Potential CO2 and brine leakage through wellbore pathways for geologic CO2 sequestration using the National Risk Assessment Partnership tools: Application to the Big Sky Regional Partnership
Published Web Locationhttp://dx.doi.org/10.1016/j.ijggc.2018.12.002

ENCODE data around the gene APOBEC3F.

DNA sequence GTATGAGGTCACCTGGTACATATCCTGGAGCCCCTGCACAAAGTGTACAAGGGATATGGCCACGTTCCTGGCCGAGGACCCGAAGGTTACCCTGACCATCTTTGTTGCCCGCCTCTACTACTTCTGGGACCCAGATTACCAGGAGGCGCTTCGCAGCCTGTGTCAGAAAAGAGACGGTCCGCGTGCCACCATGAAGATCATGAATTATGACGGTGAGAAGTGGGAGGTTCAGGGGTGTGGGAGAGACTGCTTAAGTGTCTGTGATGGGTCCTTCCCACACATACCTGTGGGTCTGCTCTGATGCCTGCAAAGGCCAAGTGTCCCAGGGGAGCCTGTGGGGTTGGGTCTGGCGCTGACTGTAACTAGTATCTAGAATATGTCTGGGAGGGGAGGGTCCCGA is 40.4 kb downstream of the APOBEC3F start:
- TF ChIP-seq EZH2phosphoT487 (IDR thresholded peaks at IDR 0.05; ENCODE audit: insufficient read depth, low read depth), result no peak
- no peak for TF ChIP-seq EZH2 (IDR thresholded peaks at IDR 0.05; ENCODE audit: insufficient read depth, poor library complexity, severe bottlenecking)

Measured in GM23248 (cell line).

Geologic CO2 sequestration (GCS) has received high-level attention from the global scientific community as a response to climate change due to higher concentrations of CO2 in the atmosphere. However, GCS in saline aquifers poses certain risks including CO2/brine leakage through wells or non-sealing faults into groundwater or to the earth's surface. Understanding crucial reservoir parameters and other geologic features affecting the likelihood of these leakage occurrences will aid the decision-making process regarding GCS operations. In this study, we develop a science-based methodology for quantifying risk profiles at geologic CO2 sequestration sites as part of US DOE's National Risk Assessment Partnership (NRAP). We apply NRAP tools to a field scale project in a fractured saline aquifer located at Kevin Dome, Montana, which is part of DOE's Big Sky Carbon Sequestration Partnership project. Risks associated with GCS injection and monitoring are difficult to quantify due to a dearth of data and uncertainties. One solution is running a large number of numerical simulations of the primary CO2 injection reservoir, shallow reservoirs/aquifers, faults, and wells to address leakage risks and uncertainties. However, a full-physics simulation is not computationally feasible because the model is too large and requires fine spatial and temporal discretization to accurately reproduce complex multiphase flow processes. We employ the NRAP Integrated Assessment Model (NRAP-IAM), a hybrid system model developed by the US-DOE for use in performance and quantitative risk assessment of CO2 sequestration. The IAM model requires reduced order models (ROMs) developed from numerical reservoir simulations of a primary CO2 injection reservoir. The ROMs are linked with discrete components of the NRAP-IAM including shallow reservoirs/aquifers and the atmosphere through potential leakage pathways. A powerful stochastic framework allows NRAP-IAM to be used to explore complex interactions among a large number of uncertain variables and to help evaluate the likely performance of potential sequestration sites. Using the NRAP-IAM, we find that the potential amount of CO2 leakage is most sensitive to values of permeability, end-point CO2 relative permeability, hysteresis of CO2 relative permeability, capillary pressure, and permeability of confining rocks. In addition to demonstrating the application of the NRAP risk assessment tools, this work shows that GCS in the Kevin Dome has a higher probability of encountering injectivity limitations during injection of CO2 into the Middle Duperow formation than previous studies have calculated. Finally, we estimate very low risk of CO2 leakage to the atmosphere unless the quality of the legacy well completions is extremely poor.